This is the second part of our article reviewing John J. Mearsheimer’s lecture delivered at the National University of Public Service on 8 November.
Hungary in a Multipolar World
Reflecting on Hungary’s position in today’s multipolar world, Professor Mearsheimer remarked that as Hungary is a European country, the US-China competition is of lesser relevance to it, as opposed to the war in Ukraine. Hungary is disadvantaged because it is a small country caught between two great powers. The question that arises is how Hungary can manage its relations in a situation like this. Mearsheimer opined that the basic objective of Hungary is to be able to avoid having to choose sides in the conflict in any meaningful way—militarily, economically, or ideologically.
The professor explained that in military terms, NATO and the alliance with the US greatly matters to Hungary. While the US is not a threat, Russia is and will always be, because it is practically a neighbouring country. Thus, Hungary is invested in the NATO and US alliance. at the same time, the country also has a deep interest, for security reasons, in not provoking Russia. Nevertheless, the professor warned, Hungary could end up being dragged into the war if it is not careful. The potential for escalation is not trivial, he stressed, which is why Hungary has opposed the war since the beginning. The country has no interest in angering Russia; however, it also does not want to antagonize the Americans. They are trying to continue sitting on the fence, keeping good relations with both the US and Russia.
As far as the economy is concerned, Mearsheimer said that there is no question that Hungary benefits from its EU membership, while being largely dependent on Russia for energy. On the other hand, as the country is located in the very middle of Europe, whenever Russia and Western Europe make extensive deals, Hungary benefits from them as most energy supplies are routed through the country. However, currently there is hardly any trade, and this is not in Hungary’s interest. As the flow of oil and gas has practically stopped, adjusting to the cut-off will create problems.
Hungary has done a good job in managing its relations with both the West and Russia
With regard to ideology, Hungary has mixed feelings about ‘which side is the good side’, but as part of its defence, up to this point the country has done a good job in managing its relations with both the West and Russia, the expert said.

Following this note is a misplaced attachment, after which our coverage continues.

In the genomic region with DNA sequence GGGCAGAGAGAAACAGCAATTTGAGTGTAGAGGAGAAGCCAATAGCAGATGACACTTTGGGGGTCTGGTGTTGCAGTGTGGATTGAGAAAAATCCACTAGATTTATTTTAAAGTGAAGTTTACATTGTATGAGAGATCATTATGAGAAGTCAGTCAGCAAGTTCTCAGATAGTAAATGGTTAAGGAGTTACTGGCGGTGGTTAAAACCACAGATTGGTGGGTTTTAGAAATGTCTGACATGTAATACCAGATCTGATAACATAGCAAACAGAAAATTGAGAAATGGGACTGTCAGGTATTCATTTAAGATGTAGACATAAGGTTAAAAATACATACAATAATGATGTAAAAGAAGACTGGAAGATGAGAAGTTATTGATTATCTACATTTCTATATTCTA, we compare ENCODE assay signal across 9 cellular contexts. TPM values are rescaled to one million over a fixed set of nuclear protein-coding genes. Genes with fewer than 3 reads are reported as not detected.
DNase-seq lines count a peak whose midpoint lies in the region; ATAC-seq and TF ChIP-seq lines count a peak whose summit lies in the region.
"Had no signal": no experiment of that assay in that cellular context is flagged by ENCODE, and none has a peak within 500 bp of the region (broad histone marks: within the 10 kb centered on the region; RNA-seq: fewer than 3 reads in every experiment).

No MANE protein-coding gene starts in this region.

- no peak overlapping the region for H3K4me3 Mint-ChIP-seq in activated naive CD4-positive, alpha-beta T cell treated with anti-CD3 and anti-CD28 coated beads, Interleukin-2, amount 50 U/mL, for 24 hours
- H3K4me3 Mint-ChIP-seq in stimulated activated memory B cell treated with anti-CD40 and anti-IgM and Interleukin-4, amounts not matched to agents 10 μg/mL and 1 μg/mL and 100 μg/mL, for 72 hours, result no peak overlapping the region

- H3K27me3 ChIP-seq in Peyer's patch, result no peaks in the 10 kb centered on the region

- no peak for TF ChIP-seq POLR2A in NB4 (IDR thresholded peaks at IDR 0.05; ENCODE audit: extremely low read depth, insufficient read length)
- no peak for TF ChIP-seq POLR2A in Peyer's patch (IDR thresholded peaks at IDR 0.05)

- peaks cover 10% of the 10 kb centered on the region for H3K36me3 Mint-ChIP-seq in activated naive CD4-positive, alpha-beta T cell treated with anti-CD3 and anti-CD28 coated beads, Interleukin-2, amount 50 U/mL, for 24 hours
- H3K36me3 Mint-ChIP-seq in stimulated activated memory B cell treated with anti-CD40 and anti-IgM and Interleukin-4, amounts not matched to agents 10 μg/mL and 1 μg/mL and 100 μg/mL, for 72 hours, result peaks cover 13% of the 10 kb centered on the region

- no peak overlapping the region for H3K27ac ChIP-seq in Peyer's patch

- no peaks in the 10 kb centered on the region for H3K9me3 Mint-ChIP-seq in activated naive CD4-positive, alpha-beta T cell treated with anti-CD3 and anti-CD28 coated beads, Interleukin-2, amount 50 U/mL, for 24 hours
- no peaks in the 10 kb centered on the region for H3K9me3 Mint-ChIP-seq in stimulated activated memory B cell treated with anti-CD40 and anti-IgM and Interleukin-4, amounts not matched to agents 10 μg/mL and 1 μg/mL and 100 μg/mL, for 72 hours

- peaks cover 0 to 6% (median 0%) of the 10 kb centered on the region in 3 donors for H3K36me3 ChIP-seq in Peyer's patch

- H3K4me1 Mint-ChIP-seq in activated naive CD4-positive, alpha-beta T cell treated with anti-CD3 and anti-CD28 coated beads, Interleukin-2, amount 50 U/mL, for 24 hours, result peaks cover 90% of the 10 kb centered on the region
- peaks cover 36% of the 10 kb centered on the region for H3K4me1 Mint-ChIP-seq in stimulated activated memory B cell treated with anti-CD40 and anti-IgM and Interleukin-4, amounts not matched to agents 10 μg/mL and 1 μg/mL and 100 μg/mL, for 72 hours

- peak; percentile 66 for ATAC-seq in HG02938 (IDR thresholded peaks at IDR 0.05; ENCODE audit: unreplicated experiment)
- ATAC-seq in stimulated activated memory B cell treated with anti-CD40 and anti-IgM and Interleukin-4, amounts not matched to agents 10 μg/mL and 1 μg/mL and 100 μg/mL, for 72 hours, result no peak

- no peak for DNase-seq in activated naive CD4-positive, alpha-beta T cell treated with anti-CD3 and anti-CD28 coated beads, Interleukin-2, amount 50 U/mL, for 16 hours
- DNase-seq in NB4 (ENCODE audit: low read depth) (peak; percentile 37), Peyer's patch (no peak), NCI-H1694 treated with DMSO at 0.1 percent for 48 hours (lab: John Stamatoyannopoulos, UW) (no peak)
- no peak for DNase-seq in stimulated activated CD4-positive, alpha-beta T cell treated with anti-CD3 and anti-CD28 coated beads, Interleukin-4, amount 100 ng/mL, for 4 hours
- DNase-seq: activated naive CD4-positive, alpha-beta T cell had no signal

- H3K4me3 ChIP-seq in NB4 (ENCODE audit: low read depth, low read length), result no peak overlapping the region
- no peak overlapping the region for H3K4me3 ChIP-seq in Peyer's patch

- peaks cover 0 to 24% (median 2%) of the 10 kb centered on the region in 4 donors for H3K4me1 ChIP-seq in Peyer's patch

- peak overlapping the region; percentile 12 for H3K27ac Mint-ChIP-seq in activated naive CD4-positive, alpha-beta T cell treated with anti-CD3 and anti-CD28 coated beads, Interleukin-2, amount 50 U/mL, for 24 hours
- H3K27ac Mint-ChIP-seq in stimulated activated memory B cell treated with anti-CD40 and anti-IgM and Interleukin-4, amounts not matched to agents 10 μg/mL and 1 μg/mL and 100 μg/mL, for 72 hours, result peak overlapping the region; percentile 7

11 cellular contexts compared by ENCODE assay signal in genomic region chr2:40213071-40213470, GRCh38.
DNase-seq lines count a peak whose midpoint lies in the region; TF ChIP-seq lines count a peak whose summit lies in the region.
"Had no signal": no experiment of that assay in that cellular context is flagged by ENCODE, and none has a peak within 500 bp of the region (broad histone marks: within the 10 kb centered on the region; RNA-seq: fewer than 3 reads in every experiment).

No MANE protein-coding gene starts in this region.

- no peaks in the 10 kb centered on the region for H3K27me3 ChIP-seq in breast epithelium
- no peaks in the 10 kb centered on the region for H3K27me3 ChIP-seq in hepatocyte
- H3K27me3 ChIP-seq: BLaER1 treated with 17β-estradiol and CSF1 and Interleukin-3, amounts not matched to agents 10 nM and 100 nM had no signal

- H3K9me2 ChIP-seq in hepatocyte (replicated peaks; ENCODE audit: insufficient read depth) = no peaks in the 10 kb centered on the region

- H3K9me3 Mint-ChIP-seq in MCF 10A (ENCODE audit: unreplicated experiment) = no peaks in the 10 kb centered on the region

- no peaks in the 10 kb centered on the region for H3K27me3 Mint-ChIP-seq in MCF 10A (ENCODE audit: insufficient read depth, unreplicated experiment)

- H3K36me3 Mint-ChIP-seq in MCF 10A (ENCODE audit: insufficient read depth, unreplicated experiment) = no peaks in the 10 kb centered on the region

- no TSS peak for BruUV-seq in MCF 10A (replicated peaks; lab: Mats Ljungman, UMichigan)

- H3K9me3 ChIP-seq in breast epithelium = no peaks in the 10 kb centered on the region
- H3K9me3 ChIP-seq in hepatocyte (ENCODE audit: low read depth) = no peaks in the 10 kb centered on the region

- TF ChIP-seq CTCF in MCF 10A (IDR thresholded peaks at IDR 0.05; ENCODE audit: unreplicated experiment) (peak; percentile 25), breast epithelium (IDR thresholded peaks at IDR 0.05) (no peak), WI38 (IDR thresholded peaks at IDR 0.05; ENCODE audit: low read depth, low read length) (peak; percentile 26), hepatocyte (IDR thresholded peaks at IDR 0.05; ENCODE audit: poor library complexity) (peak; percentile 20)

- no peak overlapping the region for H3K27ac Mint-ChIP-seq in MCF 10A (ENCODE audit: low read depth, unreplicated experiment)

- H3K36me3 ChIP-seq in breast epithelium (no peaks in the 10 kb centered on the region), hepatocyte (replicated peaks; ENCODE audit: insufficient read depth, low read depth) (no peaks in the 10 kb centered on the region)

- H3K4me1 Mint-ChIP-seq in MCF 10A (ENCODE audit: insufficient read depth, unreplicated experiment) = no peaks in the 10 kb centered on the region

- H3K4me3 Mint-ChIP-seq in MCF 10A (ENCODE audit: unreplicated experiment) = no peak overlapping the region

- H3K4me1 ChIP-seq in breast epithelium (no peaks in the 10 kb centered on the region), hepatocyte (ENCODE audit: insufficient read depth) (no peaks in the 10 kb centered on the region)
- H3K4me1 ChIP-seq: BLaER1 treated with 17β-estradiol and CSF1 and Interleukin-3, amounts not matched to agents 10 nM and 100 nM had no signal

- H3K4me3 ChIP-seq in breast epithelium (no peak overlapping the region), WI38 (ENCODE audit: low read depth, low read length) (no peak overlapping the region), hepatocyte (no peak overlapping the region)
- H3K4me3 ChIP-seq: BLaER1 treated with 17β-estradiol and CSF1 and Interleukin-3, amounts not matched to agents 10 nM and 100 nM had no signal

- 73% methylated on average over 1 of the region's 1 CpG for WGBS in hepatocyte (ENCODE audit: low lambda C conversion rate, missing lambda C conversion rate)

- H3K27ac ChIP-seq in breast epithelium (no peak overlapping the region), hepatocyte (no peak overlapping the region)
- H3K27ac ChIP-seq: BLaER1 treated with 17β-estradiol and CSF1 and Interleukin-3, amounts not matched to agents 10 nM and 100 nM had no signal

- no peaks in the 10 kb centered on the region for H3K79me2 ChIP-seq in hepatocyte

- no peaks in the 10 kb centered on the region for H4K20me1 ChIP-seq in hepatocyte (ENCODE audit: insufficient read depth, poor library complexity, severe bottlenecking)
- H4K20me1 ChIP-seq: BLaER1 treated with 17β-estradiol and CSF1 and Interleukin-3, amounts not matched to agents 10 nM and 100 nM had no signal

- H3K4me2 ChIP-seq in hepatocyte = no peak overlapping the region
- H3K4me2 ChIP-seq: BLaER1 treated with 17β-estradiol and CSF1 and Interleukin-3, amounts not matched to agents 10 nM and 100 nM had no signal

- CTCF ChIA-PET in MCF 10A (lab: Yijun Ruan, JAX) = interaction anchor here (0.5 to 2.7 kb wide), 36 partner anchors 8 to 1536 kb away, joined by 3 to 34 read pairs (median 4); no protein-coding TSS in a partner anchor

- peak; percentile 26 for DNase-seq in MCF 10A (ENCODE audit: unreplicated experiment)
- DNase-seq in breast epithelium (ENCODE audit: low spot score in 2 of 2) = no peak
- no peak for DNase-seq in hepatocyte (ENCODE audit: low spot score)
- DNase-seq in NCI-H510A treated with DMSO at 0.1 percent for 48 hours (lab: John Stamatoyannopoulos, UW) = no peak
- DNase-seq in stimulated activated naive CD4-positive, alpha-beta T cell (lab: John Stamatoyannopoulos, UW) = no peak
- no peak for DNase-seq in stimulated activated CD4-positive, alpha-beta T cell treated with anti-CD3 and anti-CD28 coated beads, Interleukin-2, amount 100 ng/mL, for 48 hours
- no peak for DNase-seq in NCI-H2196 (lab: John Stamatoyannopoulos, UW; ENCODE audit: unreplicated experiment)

Professor Mearsheimer stressed that moving forward, the greatest threat is escalation. If the West is successful, and they manage to push the Russians back, Russia will escalate, with a good chance of resorting to nuclear weapons. There is also a reasonable chance that NATO gets involved, since America is deeply committed to Ukraine. So deeply, in fact, that if Russia were to win the war, it would be ‘a great temptation’ for America to enter the war. Russia is therefore facing an existential threat because they are not only threatened by Ukraine becoming a member of NATO, but also by the US being bent on defeating them. If they US gets involved in the war, they will be right on the border of Russia. There is also a good chance of a stalemate, which would again cause further problems for both the EU and Hungary. The economic cost of the war is already immense, causing economic and political turmoil and affecting institutions like NATO and the EU, leading to cracks in the alliances, the professor underscored.
Looking at the bigger picture, the conflict between China and the United States also ultimately matters to Hungary. The reason is the American economic policy towards China. The military dimension of the conflict is not of great importance for Hungary, but the economic dimension definitely is. America does not want Hungary to have significant economic relations with the Chinese, because the ultimate goal is to roll back the Chinese economy. However, EU countries will have an interest in maintaining extensive economic relations with China, since the previously beneficial economic relations with Russia are coming to an end and they are looking for an alternative trading partner—and that partner is most likely going to be China, which is bound to enrage the United States. The professor added that the bottom line is that Europe at the moment is living in dangerous times. Great conflicts never looked so explosive during the Cold War, not even during the Cuban missile crisis. So far Hungary has done a great job navigating the waters, but it will be a difficult task for the government to keep that up in the future, Professor Mearsheimer concluded.